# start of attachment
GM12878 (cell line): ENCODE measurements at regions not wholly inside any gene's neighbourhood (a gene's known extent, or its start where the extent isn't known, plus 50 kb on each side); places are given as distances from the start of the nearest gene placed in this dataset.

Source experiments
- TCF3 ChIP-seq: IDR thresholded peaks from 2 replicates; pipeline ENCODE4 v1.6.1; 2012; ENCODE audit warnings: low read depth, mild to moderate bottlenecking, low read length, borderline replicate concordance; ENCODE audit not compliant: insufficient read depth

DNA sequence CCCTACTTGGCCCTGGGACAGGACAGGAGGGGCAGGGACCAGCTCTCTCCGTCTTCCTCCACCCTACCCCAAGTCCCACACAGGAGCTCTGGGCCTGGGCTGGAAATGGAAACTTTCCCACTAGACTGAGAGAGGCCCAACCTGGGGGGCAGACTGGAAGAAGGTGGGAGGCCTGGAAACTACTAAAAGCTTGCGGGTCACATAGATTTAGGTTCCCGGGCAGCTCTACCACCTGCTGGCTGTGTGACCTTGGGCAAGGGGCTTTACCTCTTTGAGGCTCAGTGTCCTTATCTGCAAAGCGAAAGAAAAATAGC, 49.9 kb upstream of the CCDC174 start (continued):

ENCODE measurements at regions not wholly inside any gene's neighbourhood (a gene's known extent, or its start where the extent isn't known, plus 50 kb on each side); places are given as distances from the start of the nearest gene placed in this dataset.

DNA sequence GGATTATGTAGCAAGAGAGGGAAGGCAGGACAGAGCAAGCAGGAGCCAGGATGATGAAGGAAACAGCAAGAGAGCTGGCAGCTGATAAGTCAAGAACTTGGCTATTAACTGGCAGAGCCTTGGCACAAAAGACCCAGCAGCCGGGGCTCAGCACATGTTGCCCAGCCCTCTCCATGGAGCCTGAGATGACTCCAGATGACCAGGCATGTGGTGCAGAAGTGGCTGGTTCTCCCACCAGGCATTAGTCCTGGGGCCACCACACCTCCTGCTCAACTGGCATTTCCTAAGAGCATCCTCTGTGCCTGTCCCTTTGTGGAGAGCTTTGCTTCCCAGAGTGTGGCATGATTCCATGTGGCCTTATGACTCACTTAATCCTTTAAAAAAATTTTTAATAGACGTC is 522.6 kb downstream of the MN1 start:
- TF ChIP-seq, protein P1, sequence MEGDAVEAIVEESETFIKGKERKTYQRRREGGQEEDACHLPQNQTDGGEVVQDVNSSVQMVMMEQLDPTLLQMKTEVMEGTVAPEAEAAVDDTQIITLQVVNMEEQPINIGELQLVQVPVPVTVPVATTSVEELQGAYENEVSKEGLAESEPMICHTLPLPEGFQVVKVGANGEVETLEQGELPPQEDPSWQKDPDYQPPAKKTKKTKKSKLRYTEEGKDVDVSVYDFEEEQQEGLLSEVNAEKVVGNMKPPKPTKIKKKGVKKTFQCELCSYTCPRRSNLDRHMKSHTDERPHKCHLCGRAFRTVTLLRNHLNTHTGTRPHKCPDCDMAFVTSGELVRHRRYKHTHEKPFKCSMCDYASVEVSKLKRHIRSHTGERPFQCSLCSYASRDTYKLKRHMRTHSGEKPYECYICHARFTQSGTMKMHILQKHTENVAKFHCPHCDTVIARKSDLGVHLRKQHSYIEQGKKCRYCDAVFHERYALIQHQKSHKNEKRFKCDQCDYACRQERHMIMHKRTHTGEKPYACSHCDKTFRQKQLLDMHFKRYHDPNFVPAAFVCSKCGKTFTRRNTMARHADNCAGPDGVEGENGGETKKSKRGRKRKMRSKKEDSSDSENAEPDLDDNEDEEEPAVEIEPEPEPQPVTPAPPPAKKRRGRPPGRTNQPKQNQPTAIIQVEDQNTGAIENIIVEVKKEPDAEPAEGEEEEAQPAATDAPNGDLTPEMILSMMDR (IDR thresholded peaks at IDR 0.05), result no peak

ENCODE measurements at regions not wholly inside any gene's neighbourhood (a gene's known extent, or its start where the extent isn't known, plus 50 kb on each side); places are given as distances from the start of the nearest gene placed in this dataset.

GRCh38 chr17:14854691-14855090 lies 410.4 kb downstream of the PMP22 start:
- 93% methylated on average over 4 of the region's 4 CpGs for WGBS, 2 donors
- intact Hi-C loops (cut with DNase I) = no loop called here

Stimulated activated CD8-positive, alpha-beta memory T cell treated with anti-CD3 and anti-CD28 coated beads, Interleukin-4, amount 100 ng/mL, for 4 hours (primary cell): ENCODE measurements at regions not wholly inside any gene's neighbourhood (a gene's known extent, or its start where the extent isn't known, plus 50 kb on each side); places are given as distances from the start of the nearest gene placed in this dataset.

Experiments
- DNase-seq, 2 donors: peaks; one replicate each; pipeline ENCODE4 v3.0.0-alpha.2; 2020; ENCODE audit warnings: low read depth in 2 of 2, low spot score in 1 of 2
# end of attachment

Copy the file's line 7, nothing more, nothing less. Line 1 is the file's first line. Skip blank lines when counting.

- TF ChIP-seq, protein P1, sequence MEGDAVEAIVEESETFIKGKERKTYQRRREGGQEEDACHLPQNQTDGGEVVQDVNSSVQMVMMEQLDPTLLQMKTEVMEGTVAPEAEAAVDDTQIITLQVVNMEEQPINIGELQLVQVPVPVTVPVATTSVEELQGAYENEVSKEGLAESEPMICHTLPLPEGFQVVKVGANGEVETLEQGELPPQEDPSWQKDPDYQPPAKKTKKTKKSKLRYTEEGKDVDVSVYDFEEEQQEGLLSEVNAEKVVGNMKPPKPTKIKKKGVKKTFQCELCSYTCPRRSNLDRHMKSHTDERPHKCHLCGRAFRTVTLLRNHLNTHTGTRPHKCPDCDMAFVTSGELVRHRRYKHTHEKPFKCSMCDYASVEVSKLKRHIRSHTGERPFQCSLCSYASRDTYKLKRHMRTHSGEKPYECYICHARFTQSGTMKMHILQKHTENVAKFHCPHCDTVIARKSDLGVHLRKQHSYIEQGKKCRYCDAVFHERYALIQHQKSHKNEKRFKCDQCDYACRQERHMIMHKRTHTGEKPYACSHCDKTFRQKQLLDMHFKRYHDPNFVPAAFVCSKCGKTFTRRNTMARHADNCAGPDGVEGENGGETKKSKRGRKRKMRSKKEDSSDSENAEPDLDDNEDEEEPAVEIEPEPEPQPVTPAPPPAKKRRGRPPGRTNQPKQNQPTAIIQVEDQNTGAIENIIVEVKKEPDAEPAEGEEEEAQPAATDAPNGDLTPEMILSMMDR (IDR thresholded peaks at IDR 0.05), result no peak